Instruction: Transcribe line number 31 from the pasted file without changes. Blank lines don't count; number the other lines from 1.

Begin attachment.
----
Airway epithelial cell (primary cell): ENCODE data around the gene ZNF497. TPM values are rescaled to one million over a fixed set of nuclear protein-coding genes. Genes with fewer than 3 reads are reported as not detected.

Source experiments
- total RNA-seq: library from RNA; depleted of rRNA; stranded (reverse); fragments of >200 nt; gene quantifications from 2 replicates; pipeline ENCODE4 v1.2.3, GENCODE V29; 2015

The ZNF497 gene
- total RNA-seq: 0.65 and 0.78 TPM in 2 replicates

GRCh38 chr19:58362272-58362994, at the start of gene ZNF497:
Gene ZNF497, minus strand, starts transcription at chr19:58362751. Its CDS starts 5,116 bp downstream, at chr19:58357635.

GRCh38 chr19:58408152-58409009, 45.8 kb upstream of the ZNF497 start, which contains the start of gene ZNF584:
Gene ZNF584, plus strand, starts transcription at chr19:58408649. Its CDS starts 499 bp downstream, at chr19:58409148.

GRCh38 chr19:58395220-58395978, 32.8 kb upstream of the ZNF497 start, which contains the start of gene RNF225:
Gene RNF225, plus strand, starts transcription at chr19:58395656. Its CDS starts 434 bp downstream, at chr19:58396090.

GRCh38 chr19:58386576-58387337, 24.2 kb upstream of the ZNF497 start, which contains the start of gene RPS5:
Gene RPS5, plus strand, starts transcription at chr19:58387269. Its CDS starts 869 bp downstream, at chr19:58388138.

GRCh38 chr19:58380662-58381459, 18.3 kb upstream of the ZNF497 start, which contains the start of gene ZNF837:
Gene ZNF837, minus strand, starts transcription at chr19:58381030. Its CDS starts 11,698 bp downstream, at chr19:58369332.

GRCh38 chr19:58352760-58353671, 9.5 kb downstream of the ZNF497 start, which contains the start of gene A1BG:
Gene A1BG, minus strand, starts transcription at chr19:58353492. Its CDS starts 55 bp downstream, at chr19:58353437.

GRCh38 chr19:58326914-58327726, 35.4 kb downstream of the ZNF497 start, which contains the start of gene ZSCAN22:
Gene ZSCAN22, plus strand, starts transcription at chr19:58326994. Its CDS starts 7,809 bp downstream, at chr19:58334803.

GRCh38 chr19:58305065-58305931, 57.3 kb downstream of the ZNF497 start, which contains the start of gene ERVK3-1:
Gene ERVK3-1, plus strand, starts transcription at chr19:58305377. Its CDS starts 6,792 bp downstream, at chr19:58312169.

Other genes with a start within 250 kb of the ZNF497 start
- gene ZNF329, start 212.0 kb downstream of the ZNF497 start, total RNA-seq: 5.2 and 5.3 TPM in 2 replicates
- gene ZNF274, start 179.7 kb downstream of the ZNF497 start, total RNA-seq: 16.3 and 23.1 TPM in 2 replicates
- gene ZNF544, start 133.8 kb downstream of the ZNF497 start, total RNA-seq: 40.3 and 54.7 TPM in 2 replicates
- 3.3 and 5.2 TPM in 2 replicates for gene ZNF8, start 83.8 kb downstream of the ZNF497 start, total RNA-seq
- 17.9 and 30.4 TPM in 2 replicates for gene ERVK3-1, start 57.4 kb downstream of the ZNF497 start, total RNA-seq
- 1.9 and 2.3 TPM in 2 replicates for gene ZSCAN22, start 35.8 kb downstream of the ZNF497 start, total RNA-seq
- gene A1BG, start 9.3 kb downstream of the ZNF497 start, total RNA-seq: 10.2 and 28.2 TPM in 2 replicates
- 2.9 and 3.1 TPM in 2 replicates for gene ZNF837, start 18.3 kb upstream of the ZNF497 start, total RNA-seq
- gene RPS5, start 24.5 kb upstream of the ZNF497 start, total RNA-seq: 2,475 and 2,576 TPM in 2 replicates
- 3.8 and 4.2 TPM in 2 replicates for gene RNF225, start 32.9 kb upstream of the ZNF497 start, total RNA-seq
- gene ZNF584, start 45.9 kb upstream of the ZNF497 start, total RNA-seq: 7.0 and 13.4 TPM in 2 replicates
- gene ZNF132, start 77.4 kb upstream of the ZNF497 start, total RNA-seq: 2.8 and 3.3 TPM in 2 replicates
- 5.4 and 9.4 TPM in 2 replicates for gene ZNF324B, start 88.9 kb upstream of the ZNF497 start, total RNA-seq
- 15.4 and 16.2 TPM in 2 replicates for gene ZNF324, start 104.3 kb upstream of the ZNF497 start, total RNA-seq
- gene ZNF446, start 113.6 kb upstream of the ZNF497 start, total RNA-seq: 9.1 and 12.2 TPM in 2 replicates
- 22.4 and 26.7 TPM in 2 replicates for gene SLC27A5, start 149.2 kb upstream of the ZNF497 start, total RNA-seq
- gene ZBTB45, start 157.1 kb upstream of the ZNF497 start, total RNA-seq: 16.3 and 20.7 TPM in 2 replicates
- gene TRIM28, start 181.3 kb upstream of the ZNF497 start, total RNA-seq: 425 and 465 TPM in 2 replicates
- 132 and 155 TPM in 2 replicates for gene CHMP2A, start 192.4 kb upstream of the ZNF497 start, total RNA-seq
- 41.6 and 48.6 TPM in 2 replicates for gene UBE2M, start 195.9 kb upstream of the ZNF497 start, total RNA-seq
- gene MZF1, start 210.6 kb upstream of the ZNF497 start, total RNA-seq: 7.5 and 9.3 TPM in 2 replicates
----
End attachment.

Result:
- gene RPS5, start 24.5 kb upstream of the ZNF497 start, total RNA-seq: 2,475 and 2,576 TPM in 2 replicates